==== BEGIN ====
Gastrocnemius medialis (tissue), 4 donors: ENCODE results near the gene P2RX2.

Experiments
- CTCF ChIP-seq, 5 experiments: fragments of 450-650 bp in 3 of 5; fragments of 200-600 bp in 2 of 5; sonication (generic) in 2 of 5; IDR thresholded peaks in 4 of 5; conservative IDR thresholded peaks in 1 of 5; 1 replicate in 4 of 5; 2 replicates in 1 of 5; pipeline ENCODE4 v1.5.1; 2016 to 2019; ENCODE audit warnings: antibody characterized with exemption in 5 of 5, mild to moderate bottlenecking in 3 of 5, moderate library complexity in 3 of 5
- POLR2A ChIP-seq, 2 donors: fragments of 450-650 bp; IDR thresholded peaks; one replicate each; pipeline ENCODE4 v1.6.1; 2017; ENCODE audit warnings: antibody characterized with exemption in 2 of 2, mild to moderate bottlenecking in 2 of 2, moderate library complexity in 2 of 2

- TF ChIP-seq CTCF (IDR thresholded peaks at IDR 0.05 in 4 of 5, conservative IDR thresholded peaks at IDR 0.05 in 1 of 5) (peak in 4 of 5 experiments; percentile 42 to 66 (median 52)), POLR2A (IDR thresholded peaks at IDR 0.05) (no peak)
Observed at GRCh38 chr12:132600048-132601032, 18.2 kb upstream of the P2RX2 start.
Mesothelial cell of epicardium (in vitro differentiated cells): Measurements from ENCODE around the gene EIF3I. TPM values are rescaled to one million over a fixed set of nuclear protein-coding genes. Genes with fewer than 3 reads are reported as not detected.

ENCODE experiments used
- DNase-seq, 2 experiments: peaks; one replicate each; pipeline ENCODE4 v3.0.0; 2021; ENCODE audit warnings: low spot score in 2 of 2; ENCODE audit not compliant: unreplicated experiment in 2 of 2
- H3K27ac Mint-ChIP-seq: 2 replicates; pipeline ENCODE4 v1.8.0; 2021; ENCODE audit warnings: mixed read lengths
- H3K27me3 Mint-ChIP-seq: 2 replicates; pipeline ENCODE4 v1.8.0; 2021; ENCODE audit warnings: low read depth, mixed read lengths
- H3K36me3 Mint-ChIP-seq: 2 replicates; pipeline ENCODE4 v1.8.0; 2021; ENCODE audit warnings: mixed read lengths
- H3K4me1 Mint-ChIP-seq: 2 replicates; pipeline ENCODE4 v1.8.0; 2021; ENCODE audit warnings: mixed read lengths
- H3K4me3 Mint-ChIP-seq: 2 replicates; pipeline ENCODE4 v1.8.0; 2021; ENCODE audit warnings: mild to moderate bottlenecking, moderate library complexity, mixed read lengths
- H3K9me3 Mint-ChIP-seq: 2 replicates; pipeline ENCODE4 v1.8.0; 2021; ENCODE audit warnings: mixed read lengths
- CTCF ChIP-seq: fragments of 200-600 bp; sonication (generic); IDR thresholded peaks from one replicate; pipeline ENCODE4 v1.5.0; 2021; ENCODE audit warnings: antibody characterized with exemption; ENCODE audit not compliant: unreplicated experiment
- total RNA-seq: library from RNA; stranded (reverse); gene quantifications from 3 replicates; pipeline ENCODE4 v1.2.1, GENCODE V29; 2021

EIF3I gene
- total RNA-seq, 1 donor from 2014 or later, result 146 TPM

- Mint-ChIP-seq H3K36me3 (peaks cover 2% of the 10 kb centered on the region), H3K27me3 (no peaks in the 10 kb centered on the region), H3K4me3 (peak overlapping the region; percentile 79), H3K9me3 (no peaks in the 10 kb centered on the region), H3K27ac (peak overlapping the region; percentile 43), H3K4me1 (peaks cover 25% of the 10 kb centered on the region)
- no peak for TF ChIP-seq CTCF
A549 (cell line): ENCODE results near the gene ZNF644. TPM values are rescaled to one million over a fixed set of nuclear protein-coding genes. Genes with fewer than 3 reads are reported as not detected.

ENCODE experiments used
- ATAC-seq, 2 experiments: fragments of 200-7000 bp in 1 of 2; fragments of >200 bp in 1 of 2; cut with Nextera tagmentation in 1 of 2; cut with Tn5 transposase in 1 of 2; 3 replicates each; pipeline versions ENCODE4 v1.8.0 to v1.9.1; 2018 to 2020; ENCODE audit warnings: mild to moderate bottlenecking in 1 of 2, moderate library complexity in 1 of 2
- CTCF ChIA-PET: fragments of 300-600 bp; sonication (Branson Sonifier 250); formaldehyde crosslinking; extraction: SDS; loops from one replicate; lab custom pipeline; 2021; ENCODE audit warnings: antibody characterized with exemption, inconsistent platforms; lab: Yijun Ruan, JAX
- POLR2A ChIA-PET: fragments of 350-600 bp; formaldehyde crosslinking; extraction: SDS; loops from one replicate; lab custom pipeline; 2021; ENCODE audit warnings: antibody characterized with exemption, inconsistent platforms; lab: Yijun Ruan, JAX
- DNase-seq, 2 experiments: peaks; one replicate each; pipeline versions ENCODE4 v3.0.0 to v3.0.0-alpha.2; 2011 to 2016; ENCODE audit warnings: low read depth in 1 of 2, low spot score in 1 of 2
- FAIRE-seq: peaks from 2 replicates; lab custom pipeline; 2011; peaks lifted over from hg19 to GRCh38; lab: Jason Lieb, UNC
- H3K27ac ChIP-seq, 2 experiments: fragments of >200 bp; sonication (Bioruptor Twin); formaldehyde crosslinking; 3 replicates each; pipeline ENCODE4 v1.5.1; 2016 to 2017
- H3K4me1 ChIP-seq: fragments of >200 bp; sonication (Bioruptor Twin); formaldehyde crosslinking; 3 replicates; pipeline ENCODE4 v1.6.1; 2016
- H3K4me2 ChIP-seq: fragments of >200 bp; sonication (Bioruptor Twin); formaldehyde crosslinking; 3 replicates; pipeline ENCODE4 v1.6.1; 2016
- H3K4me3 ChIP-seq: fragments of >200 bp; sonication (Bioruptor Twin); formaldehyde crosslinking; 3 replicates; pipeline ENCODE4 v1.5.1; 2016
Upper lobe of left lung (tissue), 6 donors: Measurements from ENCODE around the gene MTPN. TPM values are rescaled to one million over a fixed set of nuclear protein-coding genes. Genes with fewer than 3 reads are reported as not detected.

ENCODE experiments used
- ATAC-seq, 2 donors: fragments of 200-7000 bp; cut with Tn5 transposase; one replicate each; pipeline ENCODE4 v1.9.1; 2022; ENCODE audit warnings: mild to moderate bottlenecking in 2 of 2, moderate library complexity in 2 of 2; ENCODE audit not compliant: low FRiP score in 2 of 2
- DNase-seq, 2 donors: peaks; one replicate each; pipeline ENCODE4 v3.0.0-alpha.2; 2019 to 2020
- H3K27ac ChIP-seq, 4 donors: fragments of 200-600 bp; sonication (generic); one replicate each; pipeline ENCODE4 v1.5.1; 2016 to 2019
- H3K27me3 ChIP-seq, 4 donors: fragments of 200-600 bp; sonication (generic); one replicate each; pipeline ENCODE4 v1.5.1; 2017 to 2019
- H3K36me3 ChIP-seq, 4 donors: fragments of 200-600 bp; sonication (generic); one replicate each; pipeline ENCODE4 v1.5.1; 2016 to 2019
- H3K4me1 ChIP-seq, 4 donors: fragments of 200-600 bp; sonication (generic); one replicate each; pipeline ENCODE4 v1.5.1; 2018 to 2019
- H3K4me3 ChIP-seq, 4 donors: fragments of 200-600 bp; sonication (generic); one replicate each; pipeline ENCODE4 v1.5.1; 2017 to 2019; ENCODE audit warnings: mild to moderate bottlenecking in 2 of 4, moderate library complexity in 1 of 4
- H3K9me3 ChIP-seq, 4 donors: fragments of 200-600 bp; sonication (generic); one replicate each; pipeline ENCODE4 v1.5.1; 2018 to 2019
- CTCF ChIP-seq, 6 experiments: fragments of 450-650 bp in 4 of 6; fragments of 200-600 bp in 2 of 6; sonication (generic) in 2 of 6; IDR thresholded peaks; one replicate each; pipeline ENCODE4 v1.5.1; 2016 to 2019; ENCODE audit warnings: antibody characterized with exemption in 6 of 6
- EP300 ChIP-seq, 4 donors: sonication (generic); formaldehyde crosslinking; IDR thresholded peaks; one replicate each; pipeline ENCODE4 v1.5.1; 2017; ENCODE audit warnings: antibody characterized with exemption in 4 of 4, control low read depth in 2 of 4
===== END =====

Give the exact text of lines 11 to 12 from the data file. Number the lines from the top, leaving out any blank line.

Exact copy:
- H3K27me3 Mint-ChIP-seq: 2 replicates; pipeline ENCODE4 v1.8.0; 2021; ENCODE audit warnings: low read depth, mixed read lengths
- H3K36me3 Mint-ChIP-seq: 2 replicates; pipeline ENCODE4 v1.8.0; 2021; ENCODE audit warnings: mixed read lengths